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It's that (most wonderful) time again...

The end-of-year festivities are approaching and while at home we are planning food and wines to share with family and friends, the work continues in a different way in our vineyards.


Winter in the vineyard

The vineyards are bare at this time of year and the land lies dormant. Winter is an important season for vines - the sap returns back into the roots and the plant rests before the growing season recommences. Now is a good time to replenish the soil and work on maximising the microbial life within. To this end, the sheep are being returned to roam around the vines, before it gets to cold. They munch on the weeds - a natural way to manage competitive grasses - and leave their manure, which becomes a natural compost to fertilise our vines. The vineyard team are overseeing this regenerative approach - minimising inputs and protecting plant and insect biodiversity to encourage optimum microbial life in our soils. We also minimise tilling in the vineyards, which means we reduce the amount of CO2 released into the atmosphere, further increasing the soil's capacity to sequester carbon.


Winter in the winery

Our Albarino, un-oaked Solas Viognier and Sauvignon Blanc wines are being bottled and shipped, and it's just in time, as our 2022 vintage has long sold out! The top cuvées like La Verité Viognier and La Croix Chardonnay have been racked into mixed use barrels to continue their maturation and it'll be at least this time next year before they are bottled. The reds are also in barrel, or maturing on their lees in tank - for the top cuvées like Bardou and Larmes des Fées, the fermentations aren't long finished but on first assessment, they are vibrant and bright. The fruit quality of Syrah was really high this year, so we look forward to following their evolution in barrel.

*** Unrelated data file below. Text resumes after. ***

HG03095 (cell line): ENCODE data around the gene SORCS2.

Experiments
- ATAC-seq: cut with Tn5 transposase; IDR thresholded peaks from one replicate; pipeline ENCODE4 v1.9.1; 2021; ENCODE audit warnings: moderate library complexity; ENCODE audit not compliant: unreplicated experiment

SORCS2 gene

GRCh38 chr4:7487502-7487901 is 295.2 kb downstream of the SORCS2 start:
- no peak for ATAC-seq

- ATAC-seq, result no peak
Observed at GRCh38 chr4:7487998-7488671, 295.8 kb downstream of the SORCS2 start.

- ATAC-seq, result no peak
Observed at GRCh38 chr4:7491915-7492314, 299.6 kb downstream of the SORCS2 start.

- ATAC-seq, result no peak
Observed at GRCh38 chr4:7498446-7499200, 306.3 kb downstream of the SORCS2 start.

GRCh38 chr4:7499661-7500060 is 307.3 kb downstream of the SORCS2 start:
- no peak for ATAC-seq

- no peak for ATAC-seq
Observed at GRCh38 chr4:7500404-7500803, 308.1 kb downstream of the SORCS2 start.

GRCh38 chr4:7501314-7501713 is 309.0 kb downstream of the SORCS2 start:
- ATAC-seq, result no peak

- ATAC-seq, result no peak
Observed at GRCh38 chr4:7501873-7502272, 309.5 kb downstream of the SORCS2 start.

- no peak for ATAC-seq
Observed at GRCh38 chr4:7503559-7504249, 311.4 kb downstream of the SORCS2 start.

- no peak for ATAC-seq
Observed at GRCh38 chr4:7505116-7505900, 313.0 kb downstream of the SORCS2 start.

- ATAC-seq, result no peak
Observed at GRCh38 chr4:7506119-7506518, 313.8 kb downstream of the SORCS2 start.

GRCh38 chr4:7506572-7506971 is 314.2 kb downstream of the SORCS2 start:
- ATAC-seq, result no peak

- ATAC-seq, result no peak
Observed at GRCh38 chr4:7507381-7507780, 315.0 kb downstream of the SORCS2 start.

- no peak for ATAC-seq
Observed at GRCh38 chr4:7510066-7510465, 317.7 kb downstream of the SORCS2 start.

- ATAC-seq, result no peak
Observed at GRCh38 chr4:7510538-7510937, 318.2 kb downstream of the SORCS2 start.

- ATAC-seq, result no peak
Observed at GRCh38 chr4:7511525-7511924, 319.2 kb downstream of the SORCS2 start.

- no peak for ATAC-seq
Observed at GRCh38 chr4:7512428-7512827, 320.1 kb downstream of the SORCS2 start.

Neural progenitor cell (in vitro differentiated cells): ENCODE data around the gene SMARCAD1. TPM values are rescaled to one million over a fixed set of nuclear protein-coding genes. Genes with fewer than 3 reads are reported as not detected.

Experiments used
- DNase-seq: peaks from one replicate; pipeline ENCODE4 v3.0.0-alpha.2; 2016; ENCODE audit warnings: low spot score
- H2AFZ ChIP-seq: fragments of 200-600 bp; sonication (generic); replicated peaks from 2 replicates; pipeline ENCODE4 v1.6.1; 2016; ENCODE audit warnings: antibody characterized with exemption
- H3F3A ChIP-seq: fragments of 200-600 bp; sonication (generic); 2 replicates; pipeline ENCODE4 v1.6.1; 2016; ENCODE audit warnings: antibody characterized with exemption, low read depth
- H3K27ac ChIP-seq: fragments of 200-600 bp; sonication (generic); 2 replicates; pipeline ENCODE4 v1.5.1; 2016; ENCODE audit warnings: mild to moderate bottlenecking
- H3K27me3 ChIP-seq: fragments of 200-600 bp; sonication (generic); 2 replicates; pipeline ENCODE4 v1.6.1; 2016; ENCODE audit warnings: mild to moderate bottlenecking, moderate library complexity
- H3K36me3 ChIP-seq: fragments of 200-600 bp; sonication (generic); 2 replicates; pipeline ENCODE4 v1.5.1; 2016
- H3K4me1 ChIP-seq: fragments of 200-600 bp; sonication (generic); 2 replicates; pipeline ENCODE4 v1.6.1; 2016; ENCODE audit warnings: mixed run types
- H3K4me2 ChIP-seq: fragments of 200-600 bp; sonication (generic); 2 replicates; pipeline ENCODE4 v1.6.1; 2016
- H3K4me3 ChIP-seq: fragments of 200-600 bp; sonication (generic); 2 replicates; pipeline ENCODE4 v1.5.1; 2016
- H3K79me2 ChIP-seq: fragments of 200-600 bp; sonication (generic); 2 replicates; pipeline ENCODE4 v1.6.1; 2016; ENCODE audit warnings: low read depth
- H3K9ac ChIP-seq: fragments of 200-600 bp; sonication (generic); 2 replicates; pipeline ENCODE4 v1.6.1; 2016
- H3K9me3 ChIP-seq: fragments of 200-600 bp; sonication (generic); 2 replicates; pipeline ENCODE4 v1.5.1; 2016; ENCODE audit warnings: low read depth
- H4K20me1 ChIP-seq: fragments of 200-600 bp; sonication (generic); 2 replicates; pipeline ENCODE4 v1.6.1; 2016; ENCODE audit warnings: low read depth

Preparing for the festive season

We will hopefully get a few days skiing this year, after the holidays - it's a perfect time to take Laurent away from the vineyards, as there is a pause in nature and in the office for the festive period. Here's hoping for a good season of snow - last year the Alps suffered in January, with above-average temperatures - and snow was only on the higher pistes. Another worrying sign of global warming...


At home, we start leaning towards reds at this time of year, although a crisp, dry Alaina rosé is always our aperitif for welcoming friends and family to our home. We'll share some food and wine pairings with you over the next couple of weeks and some traditional French dishes that you might like to try!


Merry December!


Neasa

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